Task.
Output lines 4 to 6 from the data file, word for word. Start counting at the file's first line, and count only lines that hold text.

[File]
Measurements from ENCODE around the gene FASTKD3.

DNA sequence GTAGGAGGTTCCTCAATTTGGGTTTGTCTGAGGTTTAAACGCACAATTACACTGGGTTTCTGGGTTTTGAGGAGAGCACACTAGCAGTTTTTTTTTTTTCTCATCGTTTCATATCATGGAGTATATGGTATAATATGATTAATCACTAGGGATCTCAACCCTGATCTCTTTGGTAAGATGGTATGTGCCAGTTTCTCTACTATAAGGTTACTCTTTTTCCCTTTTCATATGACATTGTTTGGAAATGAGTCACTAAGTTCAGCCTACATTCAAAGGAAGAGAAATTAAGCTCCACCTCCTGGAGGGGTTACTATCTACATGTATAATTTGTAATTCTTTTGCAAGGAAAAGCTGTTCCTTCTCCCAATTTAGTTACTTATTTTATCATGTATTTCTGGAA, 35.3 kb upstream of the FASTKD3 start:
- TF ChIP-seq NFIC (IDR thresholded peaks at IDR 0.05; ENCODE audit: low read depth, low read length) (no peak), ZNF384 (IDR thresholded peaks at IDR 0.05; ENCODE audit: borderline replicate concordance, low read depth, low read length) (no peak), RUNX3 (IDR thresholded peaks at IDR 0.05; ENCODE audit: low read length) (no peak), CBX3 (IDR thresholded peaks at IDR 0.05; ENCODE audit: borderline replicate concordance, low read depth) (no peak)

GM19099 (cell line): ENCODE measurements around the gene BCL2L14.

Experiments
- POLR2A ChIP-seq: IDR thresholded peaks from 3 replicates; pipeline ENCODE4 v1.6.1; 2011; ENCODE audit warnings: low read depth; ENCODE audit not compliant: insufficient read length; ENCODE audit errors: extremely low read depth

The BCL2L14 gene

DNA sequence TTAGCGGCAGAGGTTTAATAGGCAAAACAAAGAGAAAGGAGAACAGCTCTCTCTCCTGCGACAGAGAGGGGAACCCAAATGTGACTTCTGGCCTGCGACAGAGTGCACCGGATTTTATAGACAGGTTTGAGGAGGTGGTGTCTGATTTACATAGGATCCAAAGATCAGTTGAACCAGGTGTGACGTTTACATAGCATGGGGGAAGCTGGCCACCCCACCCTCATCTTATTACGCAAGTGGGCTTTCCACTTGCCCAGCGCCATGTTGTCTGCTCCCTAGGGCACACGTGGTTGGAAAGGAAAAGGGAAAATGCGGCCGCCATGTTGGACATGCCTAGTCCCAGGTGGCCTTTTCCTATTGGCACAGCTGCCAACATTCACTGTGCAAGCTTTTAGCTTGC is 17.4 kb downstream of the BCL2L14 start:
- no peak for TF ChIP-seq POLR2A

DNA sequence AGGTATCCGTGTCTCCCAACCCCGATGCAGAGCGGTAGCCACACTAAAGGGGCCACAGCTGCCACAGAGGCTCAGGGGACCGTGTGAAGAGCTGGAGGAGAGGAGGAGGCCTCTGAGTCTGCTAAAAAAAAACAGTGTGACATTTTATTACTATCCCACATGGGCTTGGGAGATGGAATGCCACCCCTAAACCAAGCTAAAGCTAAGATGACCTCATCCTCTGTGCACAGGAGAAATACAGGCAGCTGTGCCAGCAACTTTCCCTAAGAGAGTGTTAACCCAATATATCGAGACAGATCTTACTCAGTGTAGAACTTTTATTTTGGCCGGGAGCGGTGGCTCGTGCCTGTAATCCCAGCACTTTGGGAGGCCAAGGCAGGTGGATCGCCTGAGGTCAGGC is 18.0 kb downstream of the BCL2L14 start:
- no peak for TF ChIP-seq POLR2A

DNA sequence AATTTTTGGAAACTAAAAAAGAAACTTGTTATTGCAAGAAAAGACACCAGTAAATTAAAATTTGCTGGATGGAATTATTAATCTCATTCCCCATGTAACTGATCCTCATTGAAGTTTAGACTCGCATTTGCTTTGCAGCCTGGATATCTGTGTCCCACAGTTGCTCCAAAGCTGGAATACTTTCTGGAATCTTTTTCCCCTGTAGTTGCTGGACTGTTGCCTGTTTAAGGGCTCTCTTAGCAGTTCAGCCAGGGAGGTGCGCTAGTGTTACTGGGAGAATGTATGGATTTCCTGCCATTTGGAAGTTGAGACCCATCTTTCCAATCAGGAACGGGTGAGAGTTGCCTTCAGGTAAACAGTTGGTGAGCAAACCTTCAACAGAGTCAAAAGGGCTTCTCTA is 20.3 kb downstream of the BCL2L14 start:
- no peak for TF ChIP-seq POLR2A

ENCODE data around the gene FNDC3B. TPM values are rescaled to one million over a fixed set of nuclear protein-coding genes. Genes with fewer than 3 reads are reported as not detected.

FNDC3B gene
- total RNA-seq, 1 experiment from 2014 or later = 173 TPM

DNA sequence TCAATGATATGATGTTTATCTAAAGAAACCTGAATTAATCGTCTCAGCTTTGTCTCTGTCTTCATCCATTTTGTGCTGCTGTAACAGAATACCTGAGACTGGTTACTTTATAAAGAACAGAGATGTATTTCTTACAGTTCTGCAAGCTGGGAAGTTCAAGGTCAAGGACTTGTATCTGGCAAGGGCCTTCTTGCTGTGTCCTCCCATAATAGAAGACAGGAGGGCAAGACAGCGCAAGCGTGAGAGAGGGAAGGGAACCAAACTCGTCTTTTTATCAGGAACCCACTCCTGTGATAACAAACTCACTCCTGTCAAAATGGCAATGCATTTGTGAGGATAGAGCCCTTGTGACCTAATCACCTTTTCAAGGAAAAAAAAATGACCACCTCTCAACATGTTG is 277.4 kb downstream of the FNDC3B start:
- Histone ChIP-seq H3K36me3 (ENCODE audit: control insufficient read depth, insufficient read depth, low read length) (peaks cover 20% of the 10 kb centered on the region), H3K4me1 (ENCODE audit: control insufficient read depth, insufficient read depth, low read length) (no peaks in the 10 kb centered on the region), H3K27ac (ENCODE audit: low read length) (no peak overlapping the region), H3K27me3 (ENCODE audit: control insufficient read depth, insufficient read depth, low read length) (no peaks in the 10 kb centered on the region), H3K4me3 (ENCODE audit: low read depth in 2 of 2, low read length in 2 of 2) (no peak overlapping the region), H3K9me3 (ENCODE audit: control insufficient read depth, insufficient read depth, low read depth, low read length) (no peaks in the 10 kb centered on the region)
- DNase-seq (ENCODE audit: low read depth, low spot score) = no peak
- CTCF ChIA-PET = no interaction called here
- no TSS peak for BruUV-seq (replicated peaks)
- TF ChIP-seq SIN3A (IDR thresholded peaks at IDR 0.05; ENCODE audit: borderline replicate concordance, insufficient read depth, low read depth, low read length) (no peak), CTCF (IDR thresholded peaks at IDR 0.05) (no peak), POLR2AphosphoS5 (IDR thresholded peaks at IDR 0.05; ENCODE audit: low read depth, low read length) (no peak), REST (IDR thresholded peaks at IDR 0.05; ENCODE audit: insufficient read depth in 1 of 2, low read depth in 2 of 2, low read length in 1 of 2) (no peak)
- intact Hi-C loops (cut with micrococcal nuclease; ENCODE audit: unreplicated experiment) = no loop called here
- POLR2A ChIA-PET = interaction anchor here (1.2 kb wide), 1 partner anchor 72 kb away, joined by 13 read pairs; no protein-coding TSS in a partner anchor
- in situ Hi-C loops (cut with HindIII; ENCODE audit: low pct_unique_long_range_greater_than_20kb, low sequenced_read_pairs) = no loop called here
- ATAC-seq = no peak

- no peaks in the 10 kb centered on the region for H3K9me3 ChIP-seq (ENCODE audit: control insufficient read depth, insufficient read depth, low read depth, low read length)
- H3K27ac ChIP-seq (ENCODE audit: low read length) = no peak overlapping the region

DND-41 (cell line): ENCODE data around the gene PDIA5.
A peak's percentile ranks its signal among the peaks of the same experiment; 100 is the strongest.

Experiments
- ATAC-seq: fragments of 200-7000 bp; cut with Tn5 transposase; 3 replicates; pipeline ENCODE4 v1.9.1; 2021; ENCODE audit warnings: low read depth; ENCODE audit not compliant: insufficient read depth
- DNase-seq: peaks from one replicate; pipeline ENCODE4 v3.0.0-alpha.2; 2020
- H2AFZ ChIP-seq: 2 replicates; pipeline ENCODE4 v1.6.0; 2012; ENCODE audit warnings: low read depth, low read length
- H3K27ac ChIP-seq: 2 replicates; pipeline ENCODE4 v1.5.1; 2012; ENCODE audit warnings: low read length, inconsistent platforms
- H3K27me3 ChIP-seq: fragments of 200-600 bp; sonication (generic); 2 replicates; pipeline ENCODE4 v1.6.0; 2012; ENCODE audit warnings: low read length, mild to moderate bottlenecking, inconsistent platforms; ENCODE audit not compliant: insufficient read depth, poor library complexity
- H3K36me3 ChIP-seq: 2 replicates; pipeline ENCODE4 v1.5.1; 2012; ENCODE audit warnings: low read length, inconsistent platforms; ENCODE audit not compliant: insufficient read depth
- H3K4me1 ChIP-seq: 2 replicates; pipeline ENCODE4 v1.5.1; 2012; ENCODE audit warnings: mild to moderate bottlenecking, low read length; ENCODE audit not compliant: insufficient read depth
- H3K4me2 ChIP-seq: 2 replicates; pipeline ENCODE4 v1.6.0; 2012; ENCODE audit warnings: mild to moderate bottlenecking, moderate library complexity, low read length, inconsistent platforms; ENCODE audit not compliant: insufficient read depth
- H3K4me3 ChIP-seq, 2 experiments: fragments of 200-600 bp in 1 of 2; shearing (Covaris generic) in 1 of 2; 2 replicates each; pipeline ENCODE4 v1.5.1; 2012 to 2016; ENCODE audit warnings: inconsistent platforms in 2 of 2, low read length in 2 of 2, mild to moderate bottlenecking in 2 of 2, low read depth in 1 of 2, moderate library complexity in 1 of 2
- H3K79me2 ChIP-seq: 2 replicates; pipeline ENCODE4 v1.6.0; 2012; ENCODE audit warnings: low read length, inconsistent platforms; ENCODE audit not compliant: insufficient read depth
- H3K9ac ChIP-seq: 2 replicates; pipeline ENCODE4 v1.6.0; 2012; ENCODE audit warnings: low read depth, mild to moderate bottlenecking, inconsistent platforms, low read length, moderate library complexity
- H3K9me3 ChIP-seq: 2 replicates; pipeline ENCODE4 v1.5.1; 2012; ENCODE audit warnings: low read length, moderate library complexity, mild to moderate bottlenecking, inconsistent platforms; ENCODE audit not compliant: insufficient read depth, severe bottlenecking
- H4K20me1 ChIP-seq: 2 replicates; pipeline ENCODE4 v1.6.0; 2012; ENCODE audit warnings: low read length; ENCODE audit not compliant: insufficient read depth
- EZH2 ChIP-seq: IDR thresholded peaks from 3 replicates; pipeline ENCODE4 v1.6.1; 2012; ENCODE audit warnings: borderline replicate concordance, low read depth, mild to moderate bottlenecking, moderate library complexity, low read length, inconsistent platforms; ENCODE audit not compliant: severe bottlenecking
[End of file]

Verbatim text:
GM19099 (cell line): ENCODE measurements around the gene BCL2L14.

Experiments
- POLR2A ChIP-seq: IDR thresholded peaks from 3 replicates; pipeline ENCODE4 v1.6.1; 2011; ENCODE audit warnings: low read depth; ENCODE audit not compliant: insufficient read length; ENCODE audit errors: extremely low read depth